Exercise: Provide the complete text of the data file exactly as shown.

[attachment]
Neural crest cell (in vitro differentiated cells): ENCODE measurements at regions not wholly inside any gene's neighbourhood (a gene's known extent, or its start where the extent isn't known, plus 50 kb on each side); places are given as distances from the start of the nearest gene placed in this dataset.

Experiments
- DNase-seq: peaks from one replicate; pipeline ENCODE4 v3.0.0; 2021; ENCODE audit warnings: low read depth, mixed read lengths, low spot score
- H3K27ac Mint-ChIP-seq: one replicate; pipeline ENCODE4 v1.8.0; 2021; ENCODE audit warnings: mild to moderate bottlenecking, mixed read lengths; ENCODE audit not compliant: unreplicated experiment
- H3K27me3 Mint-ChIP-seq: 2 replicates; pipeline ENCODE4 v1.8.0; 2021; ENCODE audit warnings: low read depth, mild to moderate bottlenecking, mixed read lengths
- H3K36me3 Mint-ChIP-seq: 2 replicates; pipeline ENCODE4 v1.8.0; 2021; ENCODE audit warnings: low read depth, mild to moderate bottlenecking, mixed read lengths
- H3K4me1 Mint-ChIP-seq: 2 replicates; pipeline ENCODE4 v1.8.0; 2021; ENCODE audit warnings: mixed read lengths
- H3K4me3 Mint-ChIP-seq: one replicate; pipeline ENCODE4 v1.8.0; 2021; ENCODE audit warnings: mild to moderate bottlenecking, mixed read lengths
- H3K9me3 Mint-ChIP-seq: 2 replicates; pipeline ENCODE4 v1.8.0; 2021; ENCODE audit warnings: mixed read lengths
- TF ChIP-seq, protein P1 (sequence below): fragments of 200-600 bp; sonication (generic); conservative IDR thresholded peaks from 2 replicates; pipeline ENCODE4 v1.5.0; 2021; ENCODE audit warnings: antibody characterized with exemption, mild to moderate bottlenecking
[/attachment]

Neural crest cell (in vitro differentiated cells): ENCODE measurements at regions not wholly inside any gene's neighbourhood (a gene's known extent, or its start where the extent isn't known, plus 50 kb on each side); places are given as distances from the start of the nearest gene placed in this dataset.

Experiments
- DNase-seq: peaks from one replicate; pipeline ENCODE4 v3.0.0; 2021; ENCODE audit warnings: low read depth, mixed read lengths, low spot score
- H3K27ac Mint-ChIP-seq: one replicate; pipeline ENCODE4 v1.8.0; 2021; ENCODE audit warnings: mild to moderate bottlenecking, mixed read lengths; ENCODE audit not compliant: unreplicated experiment
- H3K27me3 Mint-ChIP-seq: 2 replicates; pipeline ENCODE4 v1.8.0; 2021; ENCODE audit warnings: low read depth, mild to moderate bottlenecking, mixed read lengths
- H3K36me3 Mint-ChIP-seq: 2 replicates; pipeline ENCODE4 v1.8.0; 2021; ENCODE audit warnings: low read depth, mild to moderate bottlenecking, mixed read lengths
- H3K4me1 Mint-ChIP-seq: 2 replicates; pipeline ENCODE4 v1.8.0; 2021; ENCODE audit warnings: mixed read lengths
- H3K4me3 Mint-ChIP-seq: one replicate; pipeline ENCODE4 v1.8.0; 2021; ENCODE audit warnings: mild to moderate bottlenecking, mixed read lengths
- H3K9me3 Mint-ChIP-seq: 2 replicates; pipeline ENCODE4 v1.8.0; 2021; ENCODE audit warnings: mixed read lengths
- TF ChIP-seq, protein P1 (sequence below): fragments of 200-600 bp; sonication (generic); conservative IDR thresholded peaks from 2 replicates; pipeline ENCODE4 v1.5.0; 2021; ENCODE audit warnings: antibody characterized with exemption, mild to moderate bottlenecking